If anything, the updated Mustang makes much more sense with options boxes left unchecked. It’s certainly still the stirring and honest to goodness muscle car served without the unnecessary and costly excesses.

Awarded to the models with the highest owner ratings for design and performance after the first 90 days of ownership.

Prices shown are the prices people paid including dealer discounts for a used 2018 Ford Mustang GT Fastback with standard options and in good condition with an average of 12,000 miles per year. Taxes and fees (title, registration, license, document and transportation fees) are not included.

Average price paid

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J.D. Power captures actual vehicle prices paid every day by people like you. From this data, J.D. Power tracks the average price paid and the price range paid by the majority of people.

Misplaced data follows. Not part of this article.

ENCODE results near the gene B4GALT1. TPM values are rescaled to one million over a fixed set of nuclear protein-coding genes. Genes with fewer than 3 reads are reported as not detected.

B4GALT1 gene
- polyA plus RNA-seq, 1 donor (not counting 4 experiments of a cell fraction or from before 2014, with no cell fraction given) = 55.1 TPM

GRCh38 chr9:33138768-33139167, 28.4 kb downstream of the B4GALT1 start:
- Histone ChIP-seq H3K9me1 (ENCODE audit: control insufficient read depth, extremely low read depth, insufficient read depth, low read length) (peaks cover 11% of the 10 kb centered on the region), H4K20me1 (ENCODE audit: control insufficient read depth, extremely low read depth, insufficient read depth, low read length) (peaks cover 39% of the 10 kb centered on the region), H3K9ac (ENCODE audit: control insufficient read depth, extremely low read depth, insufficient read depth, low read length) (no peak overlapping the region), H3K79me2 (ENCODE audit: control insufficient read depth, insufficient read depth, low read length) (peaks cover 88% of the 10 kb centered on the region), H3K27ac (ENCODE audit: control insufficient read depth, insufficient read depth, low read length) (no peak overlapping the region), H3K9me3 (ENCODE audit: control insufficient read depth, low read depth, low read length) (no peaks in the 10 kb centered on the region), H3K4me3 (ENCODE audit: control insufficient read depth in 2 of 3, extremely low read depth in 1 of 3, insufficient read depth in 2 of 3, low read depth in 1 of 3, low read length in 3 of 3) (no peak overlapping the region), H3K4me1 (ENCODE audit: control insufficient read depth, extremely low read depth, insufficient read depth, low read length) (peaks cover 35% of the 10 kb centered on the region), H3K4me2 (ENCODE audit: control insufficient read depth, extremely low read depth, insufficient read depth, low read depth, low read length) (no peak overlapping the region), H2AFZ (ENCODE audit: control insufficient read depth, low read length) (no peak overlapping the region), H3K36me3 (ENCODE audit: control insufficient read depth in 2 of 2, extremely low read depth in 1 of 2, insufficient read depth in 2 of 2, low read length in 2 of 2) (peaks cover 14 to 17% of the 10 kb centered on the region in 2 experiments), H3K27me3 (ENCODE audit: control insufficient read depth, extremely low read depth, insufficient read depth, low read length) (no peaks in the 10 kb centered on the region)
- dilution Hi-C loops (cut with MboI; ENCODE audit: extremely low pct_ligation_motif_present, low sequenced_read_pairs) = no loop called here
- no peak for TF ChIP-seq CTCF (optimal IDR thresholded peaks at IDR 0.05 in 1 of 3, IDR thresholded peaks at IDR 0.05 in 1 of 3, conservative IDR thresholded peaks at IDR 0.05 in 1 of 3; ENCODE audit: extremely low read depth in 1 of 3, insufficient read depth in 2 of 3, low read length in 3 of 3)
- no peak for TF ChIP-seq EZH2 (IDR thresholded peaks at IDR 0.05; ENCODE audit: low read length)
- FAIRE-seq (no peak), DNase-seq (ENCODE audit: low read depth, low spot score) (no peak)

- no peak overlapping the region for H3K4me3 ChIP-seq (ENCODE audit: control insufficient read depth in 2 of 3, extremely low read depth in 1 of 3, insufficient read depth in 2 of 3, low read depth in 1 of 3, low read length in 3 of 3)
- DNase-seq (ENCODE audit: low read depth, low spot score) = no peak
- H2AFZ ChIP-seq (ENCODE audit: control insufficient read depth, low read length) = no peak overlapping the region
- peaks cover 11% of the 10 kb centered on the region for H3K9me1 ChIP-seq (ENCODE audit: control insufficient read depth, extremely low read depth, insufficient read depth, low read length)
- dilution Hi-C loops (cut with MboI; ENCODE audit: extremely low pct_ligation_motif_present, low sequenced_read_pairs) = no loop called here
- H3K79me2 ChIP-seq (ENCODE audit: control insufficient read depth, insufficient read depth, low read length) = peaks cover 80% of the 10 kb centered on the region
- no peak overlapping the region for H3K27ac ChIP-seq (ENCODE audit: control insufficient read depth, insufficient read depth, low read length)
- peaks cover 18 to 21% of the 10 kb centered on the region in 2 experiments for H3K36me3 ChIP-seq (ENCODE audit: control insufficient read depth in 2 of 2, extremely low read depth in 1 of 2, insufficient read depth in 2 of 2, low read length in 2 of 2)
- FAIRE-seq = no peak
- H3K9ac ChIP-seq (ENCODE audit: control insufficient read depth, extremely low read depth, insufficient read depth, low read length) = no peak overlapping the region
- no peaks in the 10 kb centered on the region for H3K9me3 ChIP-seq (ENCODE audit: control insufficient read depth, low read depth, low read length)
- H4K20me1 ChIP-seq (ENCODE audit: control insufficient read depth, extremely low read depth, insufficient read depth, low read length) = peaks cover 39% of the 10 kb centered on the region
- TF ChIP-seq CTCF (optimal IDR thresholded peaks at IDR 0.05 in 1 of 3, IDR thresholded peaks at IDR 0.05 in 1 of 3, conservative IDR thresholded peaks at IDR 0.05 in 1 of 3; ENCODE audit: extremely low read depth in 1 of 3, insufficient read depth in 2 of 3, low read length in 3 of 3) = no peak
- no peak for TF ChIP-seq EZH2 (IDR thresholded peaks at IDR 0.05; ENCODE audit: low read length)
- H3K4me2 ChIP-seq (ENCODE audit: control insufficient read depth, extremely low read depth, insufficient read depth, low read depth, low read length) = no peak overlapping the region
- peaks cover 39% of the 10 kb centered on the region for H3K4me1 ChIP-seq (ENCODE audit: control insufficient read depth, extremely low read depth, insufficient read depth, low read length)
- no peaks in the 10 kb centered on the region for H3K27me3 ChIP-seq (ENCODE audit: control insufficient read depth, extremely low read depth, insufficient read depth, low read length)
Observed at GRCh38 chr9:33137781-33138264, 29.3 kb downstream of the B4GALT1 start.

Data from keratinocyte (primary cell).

New car prices paid include dealer discounts for the same typically equipped vehicle (year, make, model, trim) and do not include taxes, fees (title, registration, license, document and transportation fees), manufacturer incentives and rebates. Check the manufacturer’s website for current incentive and rebate offers that might apply to you, and subtract from the prices shown for the price range most relevant to you.

Used car prices paid include dealer discounts for the same typically equipped vehicle (year, make, model, trim) in good condition with an average of 12,000 miles per year. Taxes and fees (title, registration, license, document and transportation fees) are not included.

The pricing data is an estimate, but not a guarantee, based on J.D. Power’s detailed analysis of transactions from the last 30 days for new cars and from the last 4-8 weeks (depending on the model) for used cars.

MSRP: The Manufacturer’s Suggested Retail Price or MSRP is the price the manufacturer recommends the dealer charge for its new vehicles.

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Arts & Culture